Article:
In the Humber Estuary, UK , the managed realignment of coastal wetlands is protecting local communities from sea level rise and safeguarding an area of international importance to migrating waterbirds.
Coastal wetlands can reduce the impacts of waves, storms, and sea-level rise by accumulating silt, reducing erosion and absorbing wave power. Protecting and restoring ‘green infrastructure’ through managed realignment of coastal wetlands can be a cost-effective and affordable long-term strategy to mitigate climate change impacts. In comparison, hard infrastructures, including seawalls and levees (often manufactured from materials with high carbon footprints), can be more expensive to build and maintain, and can impact important natural processes up and down stream.
Climate change predictions suggest the sea level around the Humber Estuary will rise by about a third of a metre over the next 50 years. Bigger, more frequent storms are also expected. The existing sea defences will struggle to cope, leading to increased risk of flooding. With increased flooding, vital intertidal habitats, already being squeezed against traditional flood defences, will continue to disappear.
The vast majority of the Humber Estuary is designated as a Ramsar site, as well as a Special Protection Area and Special Area of Conservation. Every winter, over 175,000 waterbirds rely on the estuary for vital re-fuelling (RSPB et al. 2009a). The low-lying land around the Humber Estuary is home to about 400,000 people. The area also contains major industries, including power stations, refineries and the country’s largest port complex (over £7 billion in assets). Of the remaining land, over 80% is farmed.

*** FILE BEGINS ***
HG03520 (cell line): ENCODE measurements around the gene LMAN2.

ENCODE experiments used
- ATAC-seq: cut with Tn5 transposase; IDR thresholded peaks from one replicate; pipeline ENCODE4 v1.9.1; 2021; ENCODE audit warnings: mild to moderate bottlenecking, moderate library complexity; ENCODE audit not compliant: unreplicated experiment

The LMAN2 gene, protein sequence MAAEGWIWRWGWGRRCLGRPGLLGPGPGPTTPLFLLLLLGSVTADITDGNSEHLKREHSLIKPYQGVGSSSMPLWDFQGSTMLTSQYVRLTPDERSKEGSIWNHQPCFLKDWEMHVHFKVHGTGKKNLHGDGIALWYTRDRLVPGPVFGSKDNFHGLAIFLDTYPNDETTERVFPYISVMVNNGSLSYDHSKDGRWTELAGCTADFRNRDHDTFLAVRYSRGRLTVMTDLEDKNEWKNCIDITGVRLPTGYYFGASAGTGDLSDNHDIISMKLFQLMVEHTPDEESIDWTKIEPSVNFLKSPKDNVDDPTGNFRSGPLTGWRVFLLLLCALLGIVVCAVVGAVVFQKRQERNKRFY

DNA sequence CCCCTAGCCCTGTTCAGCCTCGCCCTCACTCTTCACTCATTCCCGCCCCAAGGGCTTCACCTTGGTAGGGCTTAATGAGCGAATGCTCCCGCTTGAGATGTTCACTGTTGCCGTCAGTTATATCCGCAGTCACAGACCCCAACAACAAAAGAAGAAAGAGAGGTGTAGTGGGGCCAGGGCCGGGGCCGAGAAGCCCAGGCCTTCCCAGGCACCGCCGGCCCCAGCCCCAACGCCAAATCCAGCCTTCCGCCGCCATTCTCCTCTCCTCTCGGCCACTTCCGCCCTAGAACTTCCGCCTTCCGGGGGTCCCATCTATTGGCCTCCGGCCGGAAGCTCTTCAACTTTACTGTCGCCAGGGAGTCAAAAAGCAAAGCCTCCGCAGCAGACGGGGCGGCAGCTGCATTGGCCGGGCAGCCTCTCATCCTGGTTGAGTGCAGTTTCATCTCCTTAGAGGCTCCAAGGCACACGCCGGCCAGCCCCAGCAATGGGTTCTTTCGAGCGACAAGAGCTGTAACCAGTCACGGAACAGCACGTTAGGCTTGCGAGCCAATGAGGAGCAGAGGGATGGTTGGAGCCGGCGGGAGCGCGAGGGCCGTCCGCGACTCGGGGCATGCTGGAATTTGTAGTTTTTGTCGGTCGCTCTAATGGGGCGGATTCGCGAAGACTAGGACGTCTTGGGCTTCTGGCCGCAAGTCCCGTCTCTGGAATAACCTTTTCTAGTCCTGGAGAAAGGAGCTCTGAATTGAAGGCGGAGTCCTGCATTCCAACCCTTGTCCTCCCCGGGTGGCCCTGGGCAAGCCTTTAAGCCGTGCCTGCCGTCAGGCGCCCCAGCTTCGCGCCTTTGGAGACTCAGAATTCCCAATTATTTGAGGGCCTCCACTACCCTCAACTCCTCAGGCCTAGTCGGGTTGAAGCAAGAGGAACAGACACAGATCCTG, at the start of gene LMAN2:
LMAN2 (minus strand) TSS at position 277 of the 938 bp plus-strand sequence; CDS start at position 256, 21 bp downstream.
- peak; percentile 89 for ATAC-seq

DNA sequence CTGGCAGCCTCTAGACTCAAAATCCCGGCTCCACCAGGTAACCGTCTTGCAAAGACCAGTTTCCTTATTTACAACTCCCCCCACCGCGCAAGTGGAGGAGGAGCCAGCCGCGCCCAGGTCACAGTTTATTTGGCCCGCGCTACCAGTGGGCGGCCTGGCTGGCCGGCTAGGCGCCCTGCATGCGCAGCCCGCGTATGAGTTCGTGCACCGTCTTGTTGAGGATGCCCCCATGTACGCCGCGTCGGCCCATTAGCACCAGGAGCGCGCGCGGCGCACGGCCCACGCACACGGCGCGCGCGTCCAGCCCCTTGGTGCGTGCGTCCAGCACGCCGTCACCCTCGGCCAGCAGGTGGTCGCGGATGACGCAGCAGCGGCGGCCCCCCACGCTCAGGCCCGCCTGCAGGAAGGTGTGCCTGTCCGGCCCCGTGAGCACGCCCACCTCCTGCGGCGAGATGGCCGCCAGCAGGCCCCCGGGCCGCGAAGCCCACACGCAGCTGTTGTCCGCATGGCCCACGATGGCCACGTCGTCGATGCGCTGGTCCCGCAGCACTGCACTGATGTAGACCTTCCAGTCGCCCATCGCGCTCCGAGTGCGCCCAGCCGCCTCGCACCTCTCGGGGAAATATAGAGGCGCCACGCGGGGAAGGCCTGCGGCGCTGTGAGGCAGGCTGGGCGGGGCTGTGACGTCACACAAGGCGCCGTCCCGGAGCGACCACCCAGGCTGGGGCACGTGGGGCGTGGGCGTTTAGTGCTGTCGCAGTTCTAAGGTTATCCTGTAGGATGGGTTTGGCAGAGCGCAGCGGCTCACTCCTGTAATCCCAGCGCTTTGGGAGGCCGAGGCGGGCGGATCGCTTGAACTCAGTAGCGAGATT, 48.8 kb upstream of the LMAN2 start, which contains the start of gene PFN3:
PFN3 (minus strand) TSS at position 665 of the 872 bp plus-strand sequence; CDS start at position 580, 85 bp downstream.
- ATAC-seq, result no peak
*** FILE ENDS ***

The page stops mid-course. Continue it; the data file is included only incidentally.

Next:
The Coastal Futures-Humber Community Project was set up to support communities experiencing coastal change and sea-level rise along the north bank of the Humber Estuary. The initiative was developed in partnership by the RSPB (BirdLife in the UK), the Environment Agency and Natural England. The project was designed to engage with local communities about sea-level rise, the effects it may have on the Humber Estuary, and proposals to manage it—including managed realignment, the process of moving the line of flood defences inland and then breaching the old defence allowing the sea to naturally create more habitat. This technique means that costly flood walls and embankments do not have to be built as high to provide the same level of protection to communities, and maintains the feeding grounds for important populations of waterbirds. The project has helped to identify local issues and allowed community concerns and aspirations to be taken into account in the design of schemes (RSPB et al. 2009b).
BirdLife International (2009) Managed realignment for coastal wetlands in the UK is helping people and nature adapt. Presented as part of the BirdLife State of the world's birds website. Available from: http://www.birdlife.org/datazone/sowb/casestudy/284. Checked: 25/12/2014
|Key message: Healthy ecosystems can help the worlds most vulnerable adapt to climate change|